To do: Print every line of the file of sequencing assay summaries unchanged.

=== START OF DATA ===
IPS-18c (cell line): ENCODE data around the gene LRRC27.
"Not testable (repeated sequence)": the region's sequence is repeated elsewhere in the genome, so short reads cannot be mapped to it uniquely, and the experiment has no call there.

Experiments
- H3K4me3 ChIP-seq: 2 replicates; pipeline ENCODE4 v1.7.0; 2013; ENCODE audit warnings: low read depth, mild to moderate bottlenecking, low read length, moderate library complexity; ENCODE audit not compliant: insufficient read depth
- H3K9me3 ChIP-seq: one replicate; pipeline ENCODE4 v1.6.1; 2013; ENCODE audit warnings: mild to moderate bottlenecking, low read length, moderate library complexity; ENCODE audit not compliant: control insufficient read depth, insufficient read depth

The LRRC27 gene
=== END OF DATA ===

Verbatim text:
IPS-18c (cell line): ENCODE data around the gene LRRC27.
"Not testable (repeated sequence)": the region's sequence is repeated elsewhere in the genome, so short reads cannot be mapped to it uniquely, and the experiment has no call there.

Experiments
- H3K4me3 ChIP-seq: 2 replicates; pipeline ENCODE4 v1.7.0; 2013; ENCODE audit warnings: low read depth, mild to moderate bottlenecking, low read length, moderate library complexity; ENCODE audit not compliant: insufficient read depth
- H3K9me3 ChIP-seq: one replicate; pipeline ENCODE4 v1.6.1; 2013; ENCODE audit warnings: mild to moderate bottlenecking, low read length, moderate library complexity; ENCODE audit not compliant: control insufficient read depth, insufficient read depth

The LRRC27 gene